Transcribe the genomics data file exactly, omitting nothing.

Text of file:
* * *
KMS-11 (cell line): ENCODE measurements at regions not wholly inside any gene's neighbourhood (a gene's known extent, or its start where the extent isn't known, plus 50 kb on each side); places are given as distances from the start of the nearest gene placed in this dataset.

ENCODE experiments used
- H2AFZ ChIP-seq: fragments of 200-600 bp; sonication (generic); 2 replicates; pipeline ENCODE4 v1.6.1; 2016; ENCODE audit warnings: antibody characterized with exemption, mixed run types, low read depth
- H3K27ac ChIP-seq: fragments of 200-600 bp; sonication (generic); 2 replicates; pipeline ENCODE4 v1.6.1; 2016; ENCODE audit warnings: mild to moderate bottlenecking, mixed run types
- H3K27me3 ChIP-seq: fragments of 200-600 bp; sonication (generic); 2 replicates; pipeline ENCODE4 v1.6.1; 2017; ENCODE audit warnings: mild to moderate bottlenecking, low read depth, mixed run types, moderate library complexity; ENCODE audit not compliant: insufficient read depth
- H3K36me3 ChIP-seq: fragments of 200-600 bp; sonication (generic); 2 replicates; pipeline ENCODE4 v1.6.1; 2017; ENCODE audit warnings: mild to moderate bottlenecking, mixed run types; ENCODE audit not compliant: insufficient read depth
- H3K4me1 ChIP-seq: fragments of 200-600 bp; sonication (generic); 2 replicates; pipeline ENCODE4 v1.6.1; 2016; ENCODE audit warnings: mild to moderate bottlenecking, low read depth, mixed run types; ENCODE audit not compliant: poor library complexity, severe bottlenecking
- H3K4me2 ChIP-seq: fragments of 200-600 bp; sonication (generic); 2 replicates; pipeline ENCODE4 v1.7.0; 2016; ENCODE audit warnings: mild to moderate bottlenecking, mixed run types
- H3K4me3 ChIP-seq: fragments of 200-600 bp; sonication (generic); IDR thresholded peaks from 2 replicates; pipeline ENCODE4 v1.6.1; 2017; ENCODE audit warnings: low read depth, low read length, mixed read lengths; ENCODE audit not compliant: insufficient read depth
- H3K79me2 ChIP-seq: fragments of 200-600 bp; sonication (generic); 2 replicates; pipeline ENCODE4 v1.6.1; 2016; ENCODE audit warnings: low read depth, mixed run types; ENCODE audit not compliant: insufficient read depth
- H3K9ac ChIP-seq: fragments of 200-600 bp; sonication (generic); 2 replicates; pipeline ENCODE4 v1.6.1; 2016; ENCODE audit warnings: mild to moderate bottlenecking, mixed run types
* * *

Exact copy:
KMS-11 (cell line): ENCODE measurements at regions not wholly inside any gene's neighbourhood (a gene's known extent, or its start where the extent isn't known, plus 50 kb on each side); places are given as distances from the start of the nearest gene placed in this dataset.

ENCODE experiments used
- H2AFZ ChIP-seq: fragments of 200-600 bp; sonication (generic); 2 replicates; pipeline ENCODE4 v1.6.1; 2016; ENCODE audit warnings: antibody characterized with exemption, mixed run types, low read depth
- H3K27ac ChIP-seq: fragments of 200-600 bp; sonication (generic); 2 replicates; pipeline ENCODE4 v1.6.1; 2016; ENCODE audit warnings: mild to moderate bottlenecking, mixed run types
- H3K27me3 ChIP-seq: fragments of 200-600 bp; sonication (generic); 2 replicates; pipeline ENCODE4 v1.6.1; 2017; ENCODE audit warnings: mild to moderate bottlenecking, low read depth, mixed run types, moderate library complexity; ENCODE audit not compliant: insufficient read depth
- H3K36me3 ChIP-seq: fragments of 200-600 bp; sonication (generic); 2 replicates; pipeline ENCODE4 v1.6.1; 2017; ENCODE audit warnings: mild to moderate bottlenecking, mixed run types; ENCODE audit not compliant: insufficient read depth
- H3K4me1 ChIP-seq: fragments of 200-600 bp; sonication (generic); 2 replicates; pipeline ENCODE4 v1.6.1; 2016; ENCODE audit warnings: mild to moderate bottlenecking, low read depth, mixed run types; ENCODE audit not compliant: poor library complexity, severe bottlenecking
- H3K4me2 ChIP-seq: fragments of 200-600 bp; sonication (generic); 2 replicates; pipeline ENCODE4 v1.7.0; 2016; ENCODE audit warnings: mild to moderate bottlenecking, mixed run types
- H3K4me3 ChIP-seq: fragments of 200-600 bp; sonication (generic); IDR thresholded peaks from 2 replicates; pipeline ENCODE4 v1.6.1; 2017; ENCODE audit warnings: low read depth, low read length, mixed read lengths; ENCODE audit not compliant: insufficient read depth
- H3K79me2 ChIP-seq: fragments of 200-600 bp; sonication (generic); 2 replicates; pipeline ENCODE4 v1.6.1; 2016; ENCODE audit warnings: low read depth, mixed run types; ENCODE audit not compliant: insufficient read depth
- H3K9ac ChIP-seq: fragments of 200-600 bp; sonication (generic); 2 replicates; pipeline ENCODE4 v1.6.1; 2016; ENCODE audit warnings: mild to moderate bottlenecking, mixed run types